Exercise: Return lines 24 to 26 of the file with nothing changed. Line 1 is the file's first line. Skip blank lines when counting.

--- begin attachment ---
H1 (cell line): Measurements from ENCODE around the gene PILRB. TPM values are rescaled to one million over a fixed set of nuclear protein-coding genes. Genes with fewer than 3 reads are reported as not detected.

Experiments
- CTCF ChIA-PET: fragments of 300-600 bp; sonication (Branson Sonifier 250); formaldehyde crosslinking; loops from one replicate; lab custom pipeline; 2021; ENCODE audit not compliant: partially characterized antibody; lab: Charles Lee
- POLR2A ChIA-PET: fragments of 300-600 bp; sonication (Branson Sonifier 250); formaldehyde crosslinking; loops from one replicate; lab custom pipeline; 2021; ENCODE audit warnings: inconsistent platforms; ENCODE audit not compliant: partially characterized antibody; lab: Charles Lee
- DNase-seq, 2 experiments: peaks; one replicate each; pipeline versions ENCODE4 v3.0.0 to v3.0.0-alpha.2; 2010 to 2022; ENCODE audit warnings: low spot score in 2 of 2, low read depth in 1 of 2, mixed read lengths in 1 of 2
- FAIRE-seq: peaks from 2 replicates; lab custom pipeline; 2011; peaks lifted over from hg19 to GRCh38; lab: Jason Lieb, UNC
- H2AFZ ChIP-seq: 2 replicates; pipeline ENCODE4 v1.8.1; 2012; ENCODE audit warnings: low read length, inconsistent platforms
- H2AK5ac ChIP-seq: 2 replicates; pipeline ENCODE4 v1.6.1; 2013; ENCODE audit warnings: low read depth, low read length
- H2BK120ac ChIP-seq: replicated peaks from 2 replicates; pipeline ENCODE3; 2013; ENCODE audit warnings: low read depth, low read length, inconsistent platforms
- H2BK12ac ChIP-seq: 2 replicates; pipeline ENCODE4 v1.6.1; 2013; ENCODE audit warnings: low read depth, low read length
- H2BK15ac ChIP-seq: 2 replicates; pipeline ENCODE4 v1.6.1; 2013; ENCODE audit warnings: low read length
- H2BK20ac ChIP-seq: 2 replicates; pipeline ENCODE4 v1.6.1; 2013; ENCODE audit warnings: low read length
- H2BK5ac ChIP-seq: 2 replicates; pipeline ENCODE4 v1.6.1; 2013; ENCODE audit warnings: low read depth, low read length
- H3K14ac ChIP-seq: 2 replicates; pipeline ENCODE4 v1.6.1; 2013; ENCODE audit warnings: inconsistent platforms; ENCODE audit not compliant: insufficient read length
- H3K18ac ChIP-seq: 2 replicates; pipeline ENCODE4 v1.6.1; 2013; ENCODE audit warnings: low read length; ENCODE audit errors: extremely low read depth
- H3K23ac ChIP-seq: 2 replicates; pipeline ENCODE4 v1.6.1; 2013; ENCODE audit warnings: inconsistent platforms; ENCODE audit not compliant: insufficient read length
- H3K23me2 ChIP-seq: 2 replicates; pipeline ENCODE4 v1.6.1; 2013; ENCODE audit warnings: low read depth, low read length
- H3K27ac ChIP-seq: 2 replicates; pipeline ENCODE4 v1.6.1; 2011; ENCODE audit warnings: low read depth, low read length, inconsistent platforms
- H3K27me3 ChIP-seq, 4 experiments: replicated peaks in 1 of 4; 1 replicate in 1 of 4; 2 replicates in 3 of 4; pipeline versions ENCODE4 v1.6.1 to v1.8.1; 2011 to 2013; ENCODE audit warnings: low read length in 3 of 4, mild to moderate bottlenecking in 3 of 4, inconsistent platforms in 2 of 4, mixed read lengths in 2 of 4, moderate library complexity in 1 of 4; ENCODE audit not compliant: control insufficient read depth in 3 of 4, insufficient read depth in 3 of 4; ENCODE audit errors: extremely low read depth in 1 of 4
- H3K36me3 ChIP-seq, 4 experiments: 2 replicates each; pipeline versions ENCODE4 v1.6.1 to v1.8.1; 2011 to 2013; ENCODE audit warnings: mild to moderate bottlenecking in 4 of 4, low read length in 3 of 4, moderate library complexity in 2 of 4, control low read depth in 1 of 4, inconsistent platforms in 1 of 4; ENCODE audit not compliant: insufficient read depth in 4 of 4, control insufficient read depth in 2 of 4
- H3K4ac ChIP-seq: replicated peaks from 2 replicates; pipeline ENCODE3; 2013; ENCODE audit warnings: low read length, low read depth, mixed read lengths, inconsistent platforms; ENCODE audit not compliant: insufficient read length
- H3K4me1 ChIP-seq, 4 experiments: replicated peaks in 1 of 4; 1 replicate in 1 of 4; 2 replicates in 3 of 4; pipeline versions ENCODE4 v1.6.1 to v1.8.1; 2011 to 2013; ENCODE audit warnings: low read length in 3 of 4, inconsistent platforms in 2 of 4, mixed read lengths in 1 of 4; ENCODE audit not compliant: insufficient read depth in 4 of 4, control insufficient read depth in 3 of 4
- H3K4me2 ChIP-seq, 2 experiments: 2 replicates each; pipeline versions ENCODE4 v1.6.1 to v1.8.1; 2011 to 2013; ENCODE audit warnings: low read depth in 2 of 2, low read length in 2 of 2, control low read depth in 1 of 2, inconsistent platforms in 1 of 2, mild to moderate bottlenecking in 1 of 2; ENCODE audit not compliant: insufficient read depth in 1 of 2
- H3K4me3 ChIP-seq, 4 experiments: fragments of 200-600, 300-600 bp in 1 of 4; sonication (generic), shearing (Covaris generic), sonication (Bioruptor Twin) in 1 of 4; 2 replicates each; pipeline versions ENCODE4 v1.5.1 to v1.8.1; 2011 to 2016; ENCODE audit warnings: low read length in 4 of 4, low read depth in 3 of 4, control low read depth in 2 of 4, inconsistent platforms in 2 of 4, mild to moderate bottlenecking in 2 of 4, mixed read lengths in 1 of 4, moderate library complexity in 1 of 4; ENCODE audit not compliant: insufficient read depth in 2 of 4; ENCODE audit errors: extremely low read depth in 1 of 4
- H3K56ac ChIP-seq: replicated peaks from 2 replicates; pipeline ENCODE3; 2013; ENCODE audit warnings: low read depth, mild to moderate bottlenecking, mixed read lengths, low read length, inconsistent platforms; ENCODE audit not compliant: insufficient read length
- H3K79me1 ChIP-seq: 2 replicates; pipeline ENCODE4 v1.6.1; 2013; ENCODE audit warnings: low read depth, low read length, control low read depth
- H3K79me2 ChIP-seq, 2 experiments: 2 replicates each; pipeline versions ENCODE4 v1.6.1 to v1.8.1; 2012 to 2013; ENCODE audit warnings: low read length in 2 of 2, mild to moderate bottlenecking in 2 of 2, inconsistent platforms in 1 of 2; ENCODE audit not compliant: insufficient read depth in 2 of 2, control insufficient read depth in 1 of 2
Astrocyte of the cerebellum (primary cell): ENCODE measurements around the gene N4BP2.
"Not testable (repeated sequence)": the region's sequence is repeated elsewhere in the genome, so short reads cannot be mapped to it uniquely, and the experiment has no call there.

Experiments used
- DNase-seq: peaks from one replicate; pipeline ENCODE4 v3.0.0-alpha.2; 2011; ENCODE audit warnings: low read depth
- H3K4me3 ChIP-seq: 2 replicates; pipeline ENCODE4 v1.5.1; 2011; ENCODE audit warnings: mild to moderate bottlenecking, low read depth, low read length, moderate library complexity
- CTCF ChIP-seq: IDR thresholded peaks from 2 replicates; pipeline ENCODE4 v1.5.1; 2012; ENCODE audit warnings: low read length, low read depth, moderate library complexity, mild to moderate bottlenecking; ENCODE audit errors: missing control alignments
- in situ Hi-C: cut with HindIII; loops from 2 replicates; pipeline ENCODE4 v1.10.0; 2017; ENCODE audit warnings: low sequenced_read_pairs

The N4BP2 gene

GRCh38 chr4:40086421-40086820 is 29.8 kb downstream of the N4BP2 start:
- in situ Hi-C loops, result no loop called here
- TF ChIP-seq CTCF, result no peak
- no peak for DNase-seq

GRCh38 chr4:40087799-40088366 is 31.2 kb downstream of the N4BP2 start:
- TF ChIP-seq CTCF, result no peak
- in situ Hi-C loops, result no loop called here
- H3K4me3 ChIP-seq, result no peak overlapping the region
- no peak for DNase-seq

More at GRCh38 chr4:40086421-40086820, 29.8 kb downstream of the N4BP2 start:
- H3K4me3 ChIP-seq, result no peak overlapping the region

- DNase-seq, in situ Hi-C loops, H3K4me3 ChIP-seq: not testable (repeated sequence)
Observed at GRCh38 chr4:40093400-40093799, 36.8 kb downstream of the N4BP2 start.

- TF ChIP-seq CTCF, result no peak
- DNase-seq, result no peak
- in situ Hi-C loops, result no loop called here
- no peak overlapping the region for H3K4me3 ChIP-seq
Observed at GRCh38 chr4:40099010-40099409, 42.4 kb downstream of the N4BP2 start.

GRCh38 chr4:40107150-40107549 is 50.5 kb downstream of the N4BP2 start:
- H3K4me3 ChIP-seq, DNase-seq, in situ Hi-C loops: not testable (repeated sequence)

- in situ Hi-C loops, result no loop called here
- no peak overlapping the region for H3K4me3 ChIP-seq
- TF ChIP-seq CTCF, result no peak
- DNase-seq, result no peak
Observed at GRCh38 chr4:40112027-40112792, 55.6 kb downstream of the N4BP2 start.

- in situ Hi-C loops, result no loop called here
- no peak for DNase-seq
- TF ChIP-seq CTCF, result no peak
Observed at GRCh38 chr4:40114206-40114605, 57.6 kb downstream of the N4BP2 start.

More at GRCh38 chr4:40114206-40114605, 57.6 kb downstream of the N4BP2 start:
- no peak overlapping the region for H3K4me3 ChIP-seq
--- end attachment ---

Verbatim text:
- H3K4me3 ChIP-seq, 4 experiments: fragments of 200-600, 300-600 bp in 1 of 4; sonication (generic), shearing (Covaris generic), sonication (Bioruptor Twin) in 1 of 4; 2 replicates each; pipeline versions ENCODE4 v1.5.1 to v1.8.1; 2011 to 2016; ENCODE audit warnings: low read length in 4 of 4, low read depth in 3 of 4, control low read depth in 2 of 4, inconsistent platforms in 2 of 4, mild to moderate bottlenecking in 2 of 4, mixed read lengths in 1 of 4, moderate library complexity in 1 of 4; ENCODE audit not compliant: insufficient read depth in 2 of 4; ENCODE audit errors: extremely low read depth in 1 of 4
- H3K56ac ChIP-seq: replicated peaks from 2 replicates; pipeline ENCODE3; 2013; ENCODE audit warnings: low read depth, mild to moderate bottlenecking, mixed read lengths, low read length, inconsistent platforms; ENCODE audit not compliant: insufficient read length
- H3K79me1 ChIP-seq: 2 replicates; pipeline ENCODE4 v1.6.1; 2013; ENCODE audit warnings: low read depth, low read length, control low read depth